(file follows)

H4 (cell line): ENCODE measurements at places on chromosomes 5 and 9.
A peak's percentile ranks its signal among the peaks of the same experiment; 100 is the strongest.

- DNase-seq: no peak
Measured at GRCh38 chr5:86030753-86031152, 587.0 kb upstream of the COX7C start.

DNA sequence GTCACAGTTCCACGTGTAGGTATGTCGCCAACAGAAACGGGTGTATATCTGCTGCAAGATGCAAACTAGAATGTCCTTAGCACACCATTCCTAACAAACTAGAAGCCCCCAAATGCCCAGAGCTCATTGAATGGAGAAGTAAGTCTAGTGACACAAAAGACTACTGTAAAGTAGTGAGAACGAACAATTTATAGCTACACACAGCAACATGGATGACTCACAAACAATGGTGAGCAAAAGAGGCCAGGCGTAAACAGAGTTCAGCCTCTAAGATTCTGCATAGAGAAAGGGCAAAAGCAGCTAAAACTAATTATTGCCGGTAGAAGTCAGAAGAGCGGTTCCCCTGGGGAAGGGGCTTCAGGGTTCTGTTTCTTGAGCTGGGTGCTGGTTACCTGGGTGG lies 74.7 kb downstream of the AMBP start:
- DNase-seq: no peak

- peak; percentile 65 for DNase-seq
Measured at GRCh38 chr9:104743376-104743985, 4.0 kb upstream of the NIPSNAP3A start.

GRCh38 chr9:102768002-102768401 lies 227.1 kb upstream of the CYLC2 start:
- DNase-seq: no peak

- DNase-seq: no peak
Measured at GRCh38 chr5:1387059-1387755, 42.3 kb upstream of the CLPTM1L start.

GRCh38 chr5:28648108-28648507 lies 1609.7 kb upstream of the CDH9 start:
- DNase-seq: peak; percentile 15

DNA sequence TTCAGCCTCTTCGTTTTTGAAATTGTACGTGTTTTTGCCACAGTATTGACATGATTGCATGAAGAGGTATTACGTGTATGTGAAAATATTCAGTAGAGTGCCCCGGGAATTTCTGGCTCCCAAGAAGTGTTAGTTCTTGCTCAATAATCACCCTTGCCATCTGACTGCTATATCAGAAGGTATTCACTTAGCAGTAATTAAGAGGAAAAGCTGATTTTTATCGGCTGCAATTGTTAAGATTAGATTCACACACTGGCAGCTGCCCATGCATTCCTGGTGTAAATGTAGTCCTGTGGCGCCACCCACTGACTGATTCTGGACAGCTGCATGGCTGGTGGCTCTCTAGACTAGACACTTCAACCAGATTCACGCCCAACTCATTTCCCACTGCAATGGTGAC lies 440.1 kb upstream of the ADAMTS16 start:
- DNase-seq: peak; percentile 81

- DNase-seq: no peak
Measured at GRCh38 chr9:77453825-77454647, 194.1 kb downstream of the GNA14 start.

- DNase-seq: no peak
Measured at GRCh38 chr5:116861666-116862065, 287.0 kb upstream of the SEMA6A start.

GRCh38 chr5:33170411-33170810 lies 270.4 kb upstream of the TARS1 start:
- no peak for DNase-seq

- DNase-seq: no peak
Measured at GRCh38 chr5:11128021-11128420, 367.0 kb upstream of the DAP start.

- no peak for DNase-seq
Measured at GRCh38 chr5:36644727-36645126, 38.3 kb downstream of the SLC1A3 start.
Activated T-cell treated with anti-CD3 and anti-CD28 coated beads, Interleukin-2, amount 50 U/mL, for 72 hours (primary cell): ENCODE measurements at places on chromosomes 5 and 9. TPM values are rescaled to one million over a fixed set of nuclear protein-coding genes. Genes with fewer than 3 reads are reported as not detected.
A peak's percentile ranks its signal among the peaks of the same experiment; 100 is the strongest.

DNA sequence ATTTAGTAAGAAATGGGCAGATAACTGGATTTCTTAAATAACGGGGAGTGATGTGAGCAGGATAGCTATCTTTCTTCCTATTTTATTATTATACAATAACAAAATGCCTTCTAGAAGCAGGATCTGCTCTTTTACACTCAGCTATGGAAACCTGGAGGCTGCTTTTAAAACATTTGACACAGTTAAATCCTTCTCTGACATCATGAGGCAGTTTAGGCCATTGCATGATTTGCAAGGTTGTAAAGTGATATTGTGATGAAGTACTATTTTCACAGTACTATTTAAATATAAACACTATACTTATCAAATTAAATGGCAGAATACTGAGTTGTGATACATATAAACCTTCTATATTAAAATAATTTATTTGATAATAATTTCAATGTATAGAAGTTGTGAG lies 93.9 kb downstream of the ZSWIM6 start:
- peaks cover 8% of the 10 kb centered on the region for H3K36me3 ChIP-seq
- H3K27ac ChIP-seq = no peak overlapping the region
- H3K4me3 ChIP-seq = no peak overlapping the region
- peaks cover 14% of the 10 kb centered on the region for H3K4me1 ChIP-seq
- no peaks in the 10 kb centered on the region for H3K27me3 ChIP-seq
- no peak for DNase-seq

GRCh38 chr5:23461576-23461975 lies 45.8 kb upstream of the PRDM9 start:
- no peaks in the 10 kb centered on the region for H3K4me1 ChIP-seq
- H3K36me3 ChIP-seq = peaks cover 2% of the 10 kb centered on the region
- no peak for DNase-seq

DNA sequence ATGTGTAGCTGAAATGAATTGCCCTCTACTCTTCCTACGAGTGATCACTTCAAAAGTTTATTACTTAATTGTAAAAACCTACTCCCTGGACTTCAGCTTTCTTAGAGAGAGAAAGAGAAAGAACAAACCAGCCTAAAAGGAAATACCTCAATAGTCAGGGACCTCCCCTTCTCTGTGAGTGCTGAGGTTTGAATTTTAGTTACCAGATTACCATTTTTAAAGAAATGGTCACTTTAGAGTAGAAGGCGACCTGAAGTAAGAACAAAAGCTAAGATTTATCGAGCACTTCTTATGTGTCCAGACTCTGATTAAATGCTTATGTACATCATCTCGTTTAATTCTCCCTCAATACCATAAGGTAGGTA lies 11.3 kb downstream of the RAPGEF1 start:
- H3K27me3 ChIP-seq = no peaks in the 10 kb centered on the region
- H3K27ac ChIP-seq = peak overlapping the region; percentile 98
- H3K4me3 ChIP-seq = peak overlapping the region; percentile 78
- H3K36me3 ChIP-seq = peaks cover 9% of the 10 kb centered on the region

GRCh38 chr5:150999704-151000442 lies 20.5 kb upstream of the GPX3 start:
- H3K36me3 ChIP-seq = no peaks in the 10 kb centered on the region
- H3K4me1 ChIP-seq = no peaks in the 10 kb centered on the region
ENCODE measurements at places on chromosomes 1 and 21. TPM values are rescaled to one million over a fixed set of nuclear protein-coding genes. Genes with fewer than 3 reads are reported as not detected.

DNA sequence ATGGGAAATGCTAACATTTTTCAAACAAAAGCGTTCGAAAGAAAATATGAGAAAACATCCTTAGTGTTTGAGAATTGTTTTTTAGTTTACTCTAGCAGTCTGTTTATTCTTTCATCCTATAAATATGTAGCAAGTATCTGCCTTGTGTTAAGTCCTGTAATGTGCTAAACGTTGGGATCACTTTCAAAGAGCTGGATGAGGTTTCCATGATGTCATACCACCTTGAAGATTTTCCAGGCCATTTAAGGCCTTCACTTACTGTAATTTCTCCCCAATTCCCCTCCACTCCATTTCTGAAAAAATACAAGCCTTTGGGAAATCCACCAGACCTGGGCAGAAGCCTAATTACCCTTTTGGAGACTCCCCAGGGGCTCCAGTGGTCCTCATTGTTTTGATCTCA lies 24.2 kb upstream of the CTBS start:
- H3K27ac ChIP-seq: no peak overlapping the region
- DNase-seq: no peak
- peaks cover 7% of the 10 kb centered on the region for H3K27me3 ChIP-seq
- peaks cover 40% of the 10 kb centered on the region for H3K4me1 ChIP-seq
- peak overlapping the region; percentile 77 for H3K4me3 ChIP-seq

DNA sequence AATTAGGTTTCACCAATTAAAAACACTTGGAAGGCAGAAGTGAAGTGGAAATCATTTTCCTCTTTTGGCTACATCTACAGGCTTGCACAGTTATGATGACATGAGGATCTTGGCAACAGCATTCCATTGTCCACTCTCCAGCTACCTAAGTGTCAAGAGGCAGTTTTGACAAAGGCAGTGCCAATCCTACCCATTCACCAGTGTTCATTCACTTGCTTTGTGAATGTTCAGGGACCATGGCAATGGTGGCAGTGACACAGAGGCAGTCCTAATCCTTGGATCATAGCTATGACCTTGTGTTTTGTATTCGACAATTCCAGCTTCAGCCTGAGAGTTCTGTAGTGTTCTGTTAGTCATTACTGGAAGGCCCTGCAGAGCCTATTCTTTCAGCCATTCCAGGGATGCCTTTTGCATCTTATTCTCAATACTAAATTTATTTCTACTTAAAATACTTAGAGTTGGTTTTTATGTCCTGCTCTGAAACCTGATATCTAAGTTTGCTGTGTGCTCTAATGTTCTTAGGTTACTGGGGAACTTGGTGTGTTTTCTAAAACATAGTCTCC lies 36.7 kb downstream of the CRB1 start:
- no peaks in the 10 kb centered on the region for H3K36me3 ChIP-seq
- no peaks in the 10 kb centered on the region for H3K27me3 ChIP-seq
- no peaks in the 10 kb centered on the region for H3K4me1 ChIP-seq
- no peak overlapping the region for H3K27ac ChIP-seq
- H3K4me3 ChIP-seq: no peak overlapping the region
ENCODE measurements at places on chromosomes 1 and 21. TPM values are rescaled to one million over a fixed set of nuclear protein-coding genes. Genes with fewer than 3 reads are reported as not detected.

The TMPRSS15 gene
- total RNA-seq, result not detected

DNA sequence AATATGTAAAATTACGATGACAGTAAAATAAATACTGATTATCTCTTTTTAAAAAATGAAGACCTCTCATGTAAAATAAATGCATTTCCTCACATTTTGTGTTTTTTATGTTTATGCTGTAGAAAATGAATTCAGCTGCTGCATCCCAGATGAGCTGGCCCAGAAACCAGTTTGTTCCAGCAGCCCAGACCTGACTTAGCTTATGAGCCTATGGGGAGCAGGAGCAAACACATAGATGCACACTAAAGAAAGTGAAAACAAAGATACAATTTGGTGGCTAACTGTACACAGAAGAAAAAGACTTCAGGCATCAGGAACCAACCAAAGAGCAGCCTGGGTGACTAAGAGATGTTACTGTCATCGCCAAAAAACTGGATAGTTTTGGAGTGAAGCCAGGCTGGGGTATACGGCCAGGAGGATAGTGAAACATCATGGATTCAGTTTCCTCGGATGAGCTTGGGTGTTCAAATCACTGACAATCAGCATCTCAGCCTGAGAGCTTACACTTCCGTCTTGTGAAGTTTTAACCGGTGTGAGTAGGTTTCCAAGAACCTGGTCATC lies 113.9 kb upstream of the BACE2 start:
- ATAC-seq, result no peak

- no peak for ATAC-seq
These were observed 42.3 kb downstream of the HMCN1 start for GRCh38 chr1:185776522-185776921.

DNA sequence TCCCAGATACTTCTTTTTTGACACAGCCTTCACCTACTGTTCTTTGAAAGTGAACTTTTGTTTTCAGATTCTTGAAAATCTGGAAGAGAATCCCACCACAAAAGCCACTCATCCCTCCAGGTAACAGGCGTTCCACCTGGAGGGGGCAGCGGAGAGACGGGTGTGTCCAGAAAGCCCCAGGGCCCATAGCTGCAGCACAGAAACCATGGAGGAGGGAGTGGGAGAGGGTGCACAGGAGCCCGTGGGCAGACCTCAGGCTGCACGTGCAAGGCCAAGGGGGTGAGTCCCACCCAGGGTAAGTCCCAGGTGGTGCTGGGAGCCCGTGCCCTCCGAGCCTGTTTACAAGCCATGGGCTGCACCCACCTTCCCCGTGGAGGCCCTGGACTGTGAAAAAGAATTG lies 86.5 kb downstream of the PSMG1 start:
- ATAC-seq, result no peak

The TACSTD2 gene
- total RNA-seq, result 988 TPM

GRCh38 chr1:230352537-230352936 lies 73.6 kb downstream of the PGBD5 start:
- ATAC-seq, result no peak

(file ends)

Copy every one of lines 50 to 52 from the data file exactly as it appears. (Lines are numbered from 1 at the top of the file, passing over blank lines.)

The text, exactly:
- H3K27ac ChIP-seq: no peak overlapping the region
- DNase-seq: no peak
- peaks cover 7% of the 10 kb centered on the region for H3K27me3 ChIP-seq